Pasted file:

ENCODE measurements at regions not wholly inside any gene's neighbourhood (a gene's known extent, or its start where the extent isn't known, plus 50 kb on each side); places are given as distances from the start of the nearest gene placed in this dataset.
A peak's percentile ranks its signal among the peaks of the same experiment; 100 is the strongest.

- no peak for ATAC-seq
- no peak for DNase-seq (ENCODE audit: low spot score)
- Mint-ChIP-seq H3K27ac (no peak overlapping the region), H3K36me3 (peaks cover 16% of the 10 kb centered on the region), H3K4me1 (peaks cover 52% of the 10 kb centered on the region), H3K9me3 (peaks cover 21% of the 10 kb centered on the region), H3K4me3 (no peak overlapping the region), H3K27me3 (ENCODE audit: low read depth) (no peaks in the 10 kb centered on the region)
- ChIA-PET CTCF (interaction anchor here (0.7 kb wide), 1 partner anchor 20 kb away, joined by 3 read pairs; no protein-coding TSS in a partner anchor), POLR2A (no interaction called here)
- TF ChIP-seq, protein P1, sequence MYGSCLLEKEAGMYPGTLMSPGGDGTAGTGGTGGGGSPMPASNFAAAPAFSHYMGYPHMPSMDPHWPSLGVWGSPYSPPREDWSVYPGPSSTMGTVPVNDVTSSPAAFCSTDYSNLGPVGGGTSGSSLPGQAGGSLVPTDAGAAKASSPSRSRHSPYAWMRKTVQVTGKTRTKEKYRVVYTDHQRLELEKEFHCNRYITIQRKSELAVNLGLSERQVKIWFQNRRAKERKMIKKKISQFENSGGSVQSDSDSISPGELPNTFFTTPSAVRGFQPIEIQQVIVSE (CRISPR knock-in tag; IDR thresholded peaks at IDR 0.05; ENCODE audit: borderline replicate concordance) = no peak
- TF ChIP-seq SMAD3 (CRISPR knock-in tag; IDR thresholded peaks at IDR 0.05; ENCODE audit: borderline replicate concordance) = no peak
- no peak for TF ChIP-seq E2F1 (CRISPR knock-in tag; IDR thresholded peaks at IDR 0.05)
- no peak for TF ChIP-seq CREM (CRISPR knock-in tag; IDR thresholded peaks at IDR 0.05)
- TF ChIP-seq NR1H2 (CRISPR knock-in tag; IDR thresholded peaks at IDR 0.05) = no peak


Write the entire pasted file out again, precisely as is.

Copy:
ENCODE measurements at regions not wholly inside any gene's neighbourhood (a gene's known extent, or its start where the extent isn't known, plus 50 kb on each side); places are given as distances from the start of the nearest gene placed in this dataset.
A peak's percentile ranks its signal among the peaks of the same experiment; 100 is the strongest.

- no peak for ATAC-seq
- no peak for DNase-seq (ENCODE audit: low spot score)
- Mint-ChIP-seq H3K27ac (no peak overlapping the region), H3K36me3 (peaks cover 16% of the 10 kb centered on the region), H3K4me1 (peaks cover 52% of the 10 kb centered on the region), H3K9me3 (peaks cover 21% of the 10 kb centered on the region), H3K4me3 (no peak overlapping the region), H3K27me3 (ENCODE audit: low read depth) (no peaks in the 10 kb centered on the region)
- ChIA-PET CTCF (interaction anchor here (0.7 kb wide), 1 partner anchor 20 kb away, joined by 3 read pairs; no protein-coding TSS in a partner anchor), POLR2A (no interaction called here)
- TF ChIP-seq, protein P1, sequence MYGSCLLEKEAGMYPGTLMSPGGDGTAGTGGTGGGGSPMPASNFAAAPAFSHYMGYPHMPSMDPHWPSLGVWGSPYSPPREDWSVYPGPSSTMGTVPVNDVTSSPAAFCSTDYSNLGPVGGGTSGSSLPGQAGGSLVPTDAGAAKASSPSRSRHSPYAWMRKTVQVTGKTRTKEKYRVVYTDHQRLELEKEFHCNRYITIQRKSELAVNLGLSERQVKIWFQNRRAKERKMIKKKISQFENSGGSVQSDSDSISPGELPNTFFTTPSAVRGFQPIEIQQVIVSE (CRISPR knock-in tag; IDR thresholded peaks at IDR 0.05; ENCODE audit: borderline replicate concordance) = no peak
- TF ChIP-seq SMAD3 (CRISPR knock-in tag; IDR thresholded peaks at IDR 0.05; ENCODE audit: borderline replicate concordance) = no peak
- no peak for TF ChIP-seq E2F1 (CRISPR knock-in tag; IDR thresholded peaks at IDR 0.05)
- no peak for TF ChIP-seq CREM (CRISPR knock-in tag; IDR thresholded peaks at IDR 0.05)
- TF ChIP-seq NR1H2 (CRISPR knock-in tag; IDR thresholded peaks at IDR 0.05) = no peak